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Chipinge residents said the delay in establishing  the National Peace and Reconciliation Commission (NPRC) was a deliberate ploy to ensure the body’s mandate expires before it becomes operational.

The NPRC is one of the five independent commissions established by Chapter 12 of the Constitution, but is the only one with a time frame of 10 years from the date that the Constitution was adopted in 2013.

It has already lost two years and a month of its lifespan with no indications on when the commissioners would be announced.

Taken from Newsday

Speaking during a one-day information kiosk run by the Zimbabwe Human Rights NGO Forum at Chipinge business centre yesterday, Sam Sithole, a resident, bemoaned the lack of will by the politicians to establish the peace commission.

“I am convinced that the delay in setting up the commission is deliberate and I have no hope that the current government will set up the commission,” Sithole told NewsDay on the sidelines of the meeting.

“Time is moving yet nothing has been done about the commission. After the public interviews of the commissioners, there has been no word. Imagine if it was a company taking more than two months to select the best candidates. It leaves a lot of suspicion.”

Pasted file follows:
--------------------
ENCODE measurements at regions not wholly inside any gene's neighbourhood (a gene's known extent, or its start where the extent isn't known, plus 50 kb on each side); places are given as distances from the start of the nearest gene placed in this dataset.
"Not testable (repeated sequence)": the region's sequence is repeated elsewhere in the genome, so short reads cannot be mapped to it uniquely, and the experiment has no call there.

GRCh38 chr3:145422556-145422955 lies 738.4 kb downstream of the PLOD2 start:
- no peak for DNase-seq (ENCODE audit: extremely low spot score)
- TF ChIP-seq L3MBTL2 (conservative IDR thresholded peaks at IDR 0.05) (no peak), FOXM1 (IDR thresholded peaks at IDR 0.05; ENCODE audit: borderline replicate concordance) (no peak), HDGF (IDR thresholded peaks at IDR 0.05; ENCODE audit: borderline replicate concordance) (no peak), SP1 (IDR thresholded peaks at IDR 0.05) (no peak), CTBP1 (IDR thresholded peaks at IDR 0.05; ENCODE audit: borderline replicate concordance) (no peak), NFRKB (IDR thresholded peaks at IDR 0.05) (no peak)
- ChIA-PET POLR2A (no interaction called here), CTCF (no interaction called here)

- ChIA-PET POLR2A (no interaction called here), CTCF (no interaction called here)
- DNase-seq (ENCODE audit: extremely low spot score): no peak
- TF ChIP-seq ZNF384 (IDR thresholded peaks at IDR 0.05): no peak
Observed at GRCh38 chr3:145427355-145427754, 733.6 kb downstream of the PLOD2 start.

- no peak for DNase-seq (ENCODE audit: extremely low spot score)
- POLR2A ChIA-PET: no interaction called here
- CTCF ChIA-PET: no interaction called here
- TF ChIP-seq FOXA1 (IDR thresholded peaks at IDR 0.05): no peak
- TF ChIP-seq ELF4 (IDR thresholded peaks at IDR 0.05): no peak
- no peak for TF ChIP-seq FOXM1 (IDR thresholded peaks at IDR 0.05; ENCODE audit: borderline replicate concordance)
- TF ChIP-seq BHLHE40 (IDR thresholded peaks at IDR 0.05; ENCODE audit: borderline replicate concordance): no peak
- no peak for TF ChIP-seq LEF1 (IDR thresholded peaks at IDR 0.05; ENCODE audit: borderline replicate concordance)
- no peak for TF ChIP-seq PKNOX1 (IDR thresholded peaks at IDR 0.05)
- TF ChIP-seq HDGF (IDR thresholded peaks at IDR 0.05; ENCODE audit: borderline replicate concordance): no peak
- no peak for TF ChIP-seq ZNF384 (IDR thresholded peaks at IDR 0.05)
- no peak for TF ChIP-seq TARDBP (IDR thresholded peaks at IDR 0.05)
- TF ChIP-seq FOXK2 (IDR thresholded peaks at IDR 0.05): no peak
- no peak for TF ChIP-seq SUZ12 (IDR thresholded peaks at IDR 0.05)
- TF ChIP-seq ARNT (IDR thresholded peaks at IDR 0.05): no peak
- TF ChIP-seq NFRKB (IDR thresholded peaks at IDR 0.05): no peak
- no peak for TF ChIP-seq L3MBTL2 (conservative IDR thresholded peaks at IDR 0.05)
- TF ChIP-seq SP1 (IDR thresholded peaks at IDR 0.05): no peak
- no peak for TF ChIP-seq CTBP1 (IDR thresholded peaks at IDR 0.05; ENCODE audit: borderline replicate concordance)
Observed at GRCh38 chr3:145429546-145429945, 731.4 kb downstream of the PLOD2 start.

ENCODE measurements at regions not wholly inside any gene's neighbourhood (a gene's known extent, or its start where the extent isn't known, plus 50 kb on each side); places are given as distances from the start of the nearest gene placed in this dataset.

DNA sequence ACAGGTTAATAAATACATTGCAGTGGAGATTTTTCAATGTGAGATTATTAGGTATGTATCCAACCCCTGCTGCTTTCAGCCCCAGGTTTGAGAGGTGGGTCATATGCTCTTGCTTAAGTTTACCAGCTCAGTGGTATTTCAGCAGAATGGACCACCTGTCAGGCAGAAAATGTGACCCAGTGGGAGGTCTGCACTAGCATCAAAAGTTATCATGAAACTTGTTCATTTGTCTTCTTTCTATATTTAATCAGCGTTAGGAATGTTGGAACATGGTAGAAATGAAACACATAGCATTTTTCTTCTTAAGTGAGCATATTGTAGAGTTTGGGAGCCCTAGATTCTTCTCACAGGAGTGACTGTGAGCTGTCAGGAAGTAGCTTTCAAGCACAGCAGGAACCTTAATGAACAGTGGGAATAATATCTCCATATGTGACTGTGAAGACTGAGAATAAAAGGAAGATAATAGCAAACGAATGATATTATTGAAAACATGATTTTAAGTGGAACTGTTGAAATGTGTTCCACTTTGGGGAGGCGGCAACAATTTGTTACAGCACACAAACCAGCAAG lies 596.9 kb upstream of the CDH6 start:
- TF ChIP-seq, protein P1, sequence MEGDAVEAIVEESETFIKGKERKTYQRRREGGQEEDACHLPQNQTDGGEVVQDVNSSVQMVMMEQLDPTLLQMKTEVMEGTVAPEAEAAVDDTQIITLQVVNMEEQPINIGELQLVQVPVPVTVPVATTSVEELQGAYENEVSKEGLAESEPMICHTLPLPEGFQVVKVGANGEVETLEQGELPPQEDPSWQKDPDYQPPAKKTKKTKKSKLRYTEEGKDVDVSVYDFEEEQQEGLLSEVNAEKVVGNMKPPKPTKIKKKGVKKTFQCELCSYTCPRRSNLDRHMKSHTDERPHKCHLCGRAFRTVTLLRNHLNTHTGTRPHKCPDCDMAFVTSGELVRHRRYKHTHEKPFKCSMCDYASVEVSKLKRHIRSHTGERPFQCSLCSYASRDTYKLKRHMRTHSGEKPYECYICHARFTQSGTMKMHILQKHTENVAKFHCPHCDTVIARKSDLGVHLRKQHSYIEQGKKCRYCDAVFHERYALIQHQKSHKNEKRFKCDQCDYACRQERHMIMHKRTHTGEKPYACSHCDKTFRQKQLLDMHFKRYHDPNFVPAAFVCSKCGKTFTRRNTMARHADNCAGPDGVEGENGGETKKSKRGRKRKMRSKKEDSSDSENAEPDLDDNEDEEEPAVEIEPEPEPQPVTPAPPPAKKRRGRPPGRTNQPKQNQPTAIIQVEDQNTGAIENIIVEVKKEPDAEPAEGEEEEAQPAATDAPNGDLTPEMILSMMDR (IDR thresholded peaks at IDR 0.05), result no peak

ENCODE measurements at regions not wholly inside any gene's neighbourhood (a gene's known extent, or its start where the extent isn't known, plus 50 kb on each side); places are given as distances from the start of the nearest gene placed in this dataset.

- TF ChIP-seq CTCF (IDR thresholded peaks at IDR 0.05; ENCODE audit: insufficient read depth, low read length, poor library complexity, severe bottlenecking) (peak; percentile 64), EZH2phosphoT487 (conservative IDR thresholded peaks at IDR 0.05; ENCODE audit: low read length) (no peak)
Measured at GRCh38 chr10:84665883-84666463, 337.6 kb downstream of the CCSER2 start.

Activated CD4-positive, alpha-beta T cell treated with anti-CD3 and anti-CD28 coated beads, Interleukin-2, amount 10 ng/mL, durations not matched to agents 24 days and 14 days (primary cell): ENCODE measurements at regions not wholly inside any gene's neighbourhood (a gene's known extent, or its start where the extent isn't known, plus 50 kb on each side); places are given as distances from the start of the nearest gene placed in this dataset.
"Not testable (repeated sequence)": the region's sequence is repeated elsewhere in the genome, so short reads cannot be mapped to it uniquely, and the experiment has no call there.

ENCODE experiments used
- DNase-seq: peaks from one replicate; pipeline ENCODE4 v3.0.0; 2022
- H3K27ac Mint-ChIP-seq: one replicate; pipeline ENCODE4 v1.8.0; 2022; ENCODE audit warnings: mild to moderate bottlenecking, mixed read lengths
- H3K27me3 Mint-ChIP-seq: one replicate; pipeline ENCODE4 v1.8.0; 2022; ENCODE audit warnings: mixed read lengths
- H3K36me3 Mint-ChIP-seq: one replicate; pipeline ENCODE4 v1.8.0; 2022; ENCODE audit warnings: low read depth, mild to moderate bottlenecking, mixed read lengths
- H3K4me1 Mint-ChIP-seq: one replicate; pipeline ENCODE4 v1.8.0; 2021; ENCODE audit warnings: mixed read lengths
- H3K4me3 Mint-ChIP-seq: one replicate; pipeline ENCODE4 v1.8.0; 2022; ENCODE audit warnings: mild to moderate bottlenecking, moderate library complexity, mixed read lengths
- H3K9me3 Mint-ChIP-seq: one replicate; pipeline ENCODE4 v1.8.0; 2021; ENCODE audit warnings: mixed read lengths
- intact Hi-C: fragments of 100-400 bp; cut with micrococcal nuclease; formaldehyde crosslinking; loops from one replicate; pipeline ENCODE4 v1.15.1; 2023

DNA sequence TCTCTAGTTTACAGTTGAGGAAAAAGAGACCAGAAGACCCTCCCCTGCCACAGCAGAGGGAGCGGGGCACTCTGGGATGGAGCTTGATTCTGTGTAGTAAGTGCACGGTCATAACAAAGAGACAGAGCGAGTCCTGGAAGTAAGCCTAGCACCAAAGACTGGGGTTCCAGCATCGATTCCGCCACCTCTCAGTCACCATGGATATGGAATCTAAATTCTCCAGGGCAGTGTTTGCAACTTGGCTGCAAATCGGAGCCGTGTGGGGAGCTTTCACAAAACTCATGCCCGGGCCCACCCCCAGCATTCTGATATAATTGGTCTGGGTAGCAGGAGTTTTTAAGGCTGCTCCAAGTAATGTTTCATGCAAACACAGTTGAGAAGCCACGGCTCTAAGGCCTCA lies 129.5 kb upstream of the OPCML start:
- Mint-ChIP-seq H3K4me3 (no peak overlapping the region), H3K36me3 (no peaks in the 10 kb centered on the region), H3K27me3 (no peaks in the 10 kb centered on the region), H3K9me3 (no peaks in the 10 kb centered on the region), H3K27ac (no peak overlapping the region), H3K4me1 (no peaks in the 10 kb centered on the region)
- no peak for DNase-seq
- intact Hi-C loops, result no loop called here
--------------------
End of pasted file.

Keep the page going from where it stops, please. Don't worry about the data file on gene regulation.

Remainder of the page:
Nelson Mtetwa, a victim of political violence with 20 stitches on his palm after being tortured at an alleged Zanu PF base in 2008, said people tasked to put the NPRC in place did not understand the cost of violence.

“If the role to set up the commission had been given to victims of political violence, the commission would have been operationalised just a few months after the adoption of the new Constitution,” he said.

Susan Hunde from Gaza suburb said many locals were still being terrorised for being members of opposition parties.

“The commission has taken long to come and we only hope that when it is established, they will compensate Zimbabweans for the lost time by producing results. A lot of these commissions are just for window dressing,” Hunde said.

The main purpose of the NPRC is to ensure post-conflict justice, healing and reconciliation.

The nine NPRC commissioners are appointed by the President from the list of 12 or more names submitted to him by the Parliament’s committee on Standing Rules and Orders.

Public interviews for the commissioners were held in April and the nation still awaits the results.

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